Reviewed Jan 26, 2012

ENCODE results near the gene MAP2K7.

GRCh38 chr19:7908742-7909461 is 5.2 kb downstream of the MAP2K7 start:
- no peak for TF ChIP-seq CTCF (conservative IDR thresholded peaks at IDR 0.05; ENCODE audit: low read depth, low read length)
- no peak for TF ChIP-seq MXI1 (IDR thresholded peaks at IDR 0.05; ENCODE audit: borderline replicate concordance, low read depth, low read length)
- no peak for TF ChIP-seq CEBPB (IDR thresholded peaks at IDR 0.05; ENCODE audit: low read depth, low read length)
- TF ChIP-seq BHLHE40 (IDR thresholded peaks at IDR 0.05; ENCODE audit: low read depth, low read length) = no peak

The “burn-on-demand” service now offered by many of the major studios has put thousands of previously (legally) unavailable titles into the hands and onto the screens of film fans. Most likely in an effort to offset some of the money lost to piracy, the vast war chests have been torn open. One such film to be unearthed by Warner as part of their Archive Collection is the 1949 noir ‘The Window.’ Directed by Ted Tetzlaff, cinematographer on Notorious, My Man Godfrey, Road to Zanzibar…, The Window is a simple tale of a crime in the city. Tommy boy regularly cries wolf, Tommy boy sees something really bad happen and then Tommy boy steps into a world of hurt. The Window is solid film noir but doesn’t offer anything exceptionally noteworthy to tack up in the hallowed halls. It’s straight ahead, but tense enough to pull you through the other end with a knot in your stomach. Cornell Woolrich wrote the story this is based on and there are certainly some similarities to Rear Window. While it seems to start out as a cautionary tale, it soon becomes apparent the movie has a point to make. It’s a time in history when all children were expected to be seen and not heard and openly smacked silly when they stepped out of line. The adult was always believed regardless of the situation. The Window knocks this bully on its ass, standing up for the rights of our tiny tot Tommy, much like Linderman in My Bodyguard. Now, I didn’t set out to bring a Chris Makepeace movie into this, but goddamnit, now that I have, I feel really good about myself.